What Is An Acceptable Amount Of Money To Lose When You Buy A Product?

This morning I was looking over on the Amazon Web site for a small sink auger. We have dual sinks in our master bath and the drain on the side my wife uses has been running slowly. My side is nothing to write home about and is marginally slow. I usually don’t like to use those caustic drain cleaners [Drano, Mr. Plumber] since they damage the pipes and the environment, so I thought I would try an auger. There were about 10 different augers for sinks, so I decided to read some of the reviews. This is when I noticed this comment:

I was a little skeptical because the price was so low — but the reviews were so good I had to give it a shot. If it didn’t work out, it was an acceptable amount to lose.

But what made me think about the above statement was the way we perceive costs. Or, more important, at what price do we just throw something out, don’t return it, or just think that it isn’t worth the trouble?

The price for the sink auger was $14.33, which included shipping. Depending on why one would return the item, you could have to pay up to $5 or more to ship it back. The reason I mention the ‘why’ part is because some shippers will pay for return shipping for several reasons, like if the item is damaged upon your receiving it or if the item was not as described by the seller.

A few months ago my daughter was at a company picnic and they were giving away some prizes just to say thank you. One of the prizes she won was a spot light, which she gave me. Upon opening the spot light I discovered that it did not work. It cost me $8 to ship it back for a replacement. The replacement lasted about a month before it stopped working.

If this happened to you, would you:

  1. Return the spot light again for a replacement?
  2. Throw the spot light in the trash?
  3. Stop talking to the daughter because she gave you a piece of junk? LOL

I threw it in the trash. I wasn’t going to spend another $8 just to receive what, in my mind, was a defective product.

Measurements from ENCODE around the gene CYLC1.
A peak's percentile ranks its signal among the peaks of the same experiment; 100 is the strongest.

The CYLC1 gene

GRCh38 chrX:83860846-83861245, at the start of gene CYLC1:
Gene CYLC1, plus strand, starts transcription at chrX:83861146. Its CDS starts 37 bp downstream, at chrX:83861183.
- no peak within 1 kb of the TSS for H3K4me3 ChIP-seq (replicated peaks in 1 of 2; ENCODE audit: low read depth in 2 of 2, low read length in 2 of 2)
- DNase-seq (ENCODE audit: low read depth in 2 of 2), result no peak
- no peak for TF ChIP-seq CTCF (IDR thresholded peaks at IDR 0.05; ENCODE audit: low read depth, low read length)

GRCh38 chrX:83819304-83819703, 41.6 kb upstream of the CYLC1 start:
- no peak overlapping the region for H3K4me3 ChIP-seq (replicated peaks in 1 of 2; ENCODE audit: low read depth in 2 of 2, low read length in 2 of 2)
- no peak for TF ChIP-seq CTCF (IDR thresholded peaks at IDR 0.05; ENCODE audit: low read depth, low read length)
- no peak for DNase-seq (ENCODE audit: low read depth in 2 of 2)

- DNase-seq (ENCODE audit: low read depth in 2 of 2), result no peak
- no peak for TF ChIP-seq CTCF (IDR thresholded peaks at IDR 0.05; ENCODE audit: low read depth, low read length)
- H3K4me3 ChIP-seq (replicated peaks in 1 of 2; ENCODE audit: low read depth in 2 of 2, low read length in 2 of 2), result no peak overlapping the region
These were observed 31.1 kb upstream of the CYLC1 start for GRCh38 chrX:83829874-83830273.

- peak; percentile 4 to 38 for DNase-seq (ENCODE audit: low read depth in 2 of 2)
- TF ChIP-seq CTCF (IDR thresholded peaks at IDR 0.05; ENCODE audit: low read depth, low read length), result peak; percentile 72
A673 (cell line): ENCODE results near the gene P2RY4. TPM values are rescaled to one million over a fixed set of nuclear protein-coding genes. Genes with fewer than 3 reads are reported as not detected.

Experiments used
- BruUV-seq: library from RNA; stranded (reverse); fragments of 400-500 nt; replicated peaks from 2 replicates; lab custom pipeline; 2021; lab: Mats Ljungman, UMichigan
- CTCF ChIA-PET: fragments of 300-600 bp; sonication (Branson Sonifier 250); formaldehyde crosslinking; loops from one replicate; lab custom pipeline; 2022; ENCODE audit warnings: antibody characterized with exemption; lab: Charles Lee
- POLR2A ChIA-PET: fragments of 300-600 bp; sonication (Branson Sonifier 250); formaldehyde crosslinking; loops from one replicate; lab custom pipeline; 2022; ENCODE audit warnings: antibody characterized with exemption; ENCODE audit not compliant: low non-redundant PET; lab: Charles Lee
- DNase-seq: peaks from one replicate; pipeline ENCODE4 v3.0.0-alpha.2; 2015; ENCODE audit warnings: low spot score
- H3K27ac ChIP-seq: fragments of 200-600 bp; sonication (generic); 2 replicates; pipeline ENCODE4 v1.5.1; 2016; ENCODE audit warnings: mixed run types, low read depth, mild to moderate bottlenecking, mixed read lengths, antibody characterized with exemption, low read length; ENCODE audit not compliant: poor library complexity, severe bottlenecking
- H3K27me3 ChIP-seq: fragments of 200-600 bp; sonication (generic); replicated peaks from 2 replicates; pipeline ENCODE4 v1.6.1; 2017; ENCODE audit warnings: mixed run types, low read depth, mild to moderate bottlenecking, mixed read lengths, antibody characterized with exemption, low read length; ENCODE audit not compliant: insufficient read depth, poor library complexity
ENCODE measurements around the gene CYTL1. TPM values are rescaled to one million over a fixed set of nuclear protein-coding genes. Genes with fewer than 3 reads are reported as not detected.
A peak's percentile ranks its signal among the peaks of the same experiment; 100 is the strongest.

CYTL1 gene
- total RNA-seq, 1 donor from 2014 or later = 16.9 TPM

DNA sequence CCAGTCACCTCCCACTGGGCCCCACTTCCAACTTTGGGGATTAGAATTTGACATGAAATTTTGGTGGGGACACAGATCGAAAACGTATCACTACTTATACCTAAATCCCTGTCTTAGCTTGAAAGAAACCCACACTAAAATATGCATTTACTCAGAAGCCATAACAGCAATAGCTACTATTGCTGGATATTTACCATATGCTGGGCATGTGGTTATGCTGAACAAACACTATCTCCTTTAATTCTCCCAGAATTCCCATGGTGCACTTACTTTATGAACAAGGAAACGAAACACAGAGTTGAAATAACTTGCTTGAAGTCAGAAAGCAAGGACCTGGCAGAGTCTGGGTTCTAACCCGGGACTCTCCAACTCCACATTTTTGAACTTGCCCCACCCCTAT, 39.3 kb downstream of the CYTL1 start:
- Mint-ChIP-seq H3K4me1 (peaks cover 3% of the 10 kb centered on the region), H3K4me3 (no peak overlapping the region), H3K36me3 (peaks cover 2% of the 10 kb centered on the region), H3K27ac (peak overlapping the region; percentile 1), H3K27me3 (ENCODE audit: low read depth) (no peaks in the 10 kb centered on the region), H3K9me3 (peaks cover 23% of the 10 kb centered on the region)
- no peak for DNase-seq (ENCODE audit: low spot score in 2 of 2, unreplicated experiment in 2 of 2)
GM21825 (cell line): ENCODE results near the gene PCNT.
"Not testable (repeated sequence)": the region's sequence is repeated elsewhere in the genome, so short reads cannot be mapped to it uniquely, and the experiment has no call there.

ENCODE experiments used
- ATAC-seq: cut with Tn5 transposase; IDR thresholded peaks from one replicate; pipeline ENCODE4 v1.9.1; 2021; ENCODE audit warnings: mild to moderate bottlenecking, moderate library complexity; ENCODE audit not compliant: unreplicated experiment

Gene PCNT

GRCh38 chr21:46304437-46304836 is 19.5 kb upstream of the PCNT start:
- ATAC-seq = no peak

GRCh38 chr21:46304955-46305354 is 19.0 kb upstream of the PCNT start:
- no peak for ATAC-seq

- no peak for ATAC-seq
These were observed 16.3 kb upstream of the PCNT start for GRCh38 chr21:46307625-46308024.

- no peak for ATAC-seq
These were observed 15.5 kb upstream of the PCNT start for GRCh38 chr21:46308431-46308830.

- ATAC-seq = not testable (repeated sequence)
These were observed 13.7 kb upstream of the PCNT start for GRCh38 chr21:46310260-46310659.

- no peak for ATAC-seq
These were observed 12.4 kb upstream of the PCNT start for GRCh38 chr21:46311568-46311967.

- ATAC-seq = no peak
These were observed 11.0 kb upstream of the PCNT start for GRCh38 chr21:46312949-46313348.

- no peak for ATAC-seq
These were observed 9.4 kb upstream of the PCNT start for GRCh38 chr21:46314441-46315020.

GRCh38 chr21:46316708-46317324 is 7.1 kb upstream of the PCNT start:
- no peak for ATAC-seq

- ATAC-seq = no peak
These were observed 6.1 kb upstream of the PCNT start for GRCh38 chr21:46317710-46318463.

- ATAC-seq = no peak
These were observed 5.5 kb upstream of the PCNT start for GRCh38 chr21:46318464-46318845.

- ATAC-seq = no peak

At what price point or expense will you not bother to send an item back?

Comments welcome.

Source – Amazon

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Could Patents and Greed Sink Silicon Valley?

Last Saturday night there was a star laced event which included all of the big wigs of Silicon Valley. The guest speaker was a the former CEO of Intel, Andrew Grove, who painted a picture that Silicon Valley could be heading the way of Wall Street. He cited the transistor as a prime example of what he perceives has gone wrong. When the transistor was invented, AT&T licensed the technology for $25,000, which allowed the industry to flourish.

In an article at C/Net it states the following:

“As we celebrate the accomplishments of the last 50 years, I can’t help but wonder if the next 50 years will be equally productive,” Grove told a crowd at the Computer History Museum. “I’m dubious.”

He also added this:

“The true value of an invention is its usefulness to the public,” he said, quoting Thomas Jefferson. The system in place in the Valley today is moving further and further away from this principle, he added. “Patents themselves have become products. They’re instruments of investment traded on a separate market, often by speculators motivated by the highest financial return on their investment.”

But isn’t this the main problem with our corporate society in all endeavors? ┬áIsn’t it greed that makes the corporate world function without any regard towards the common good?

Why would Silicon Valley be any different?

Comments welcome.

Source.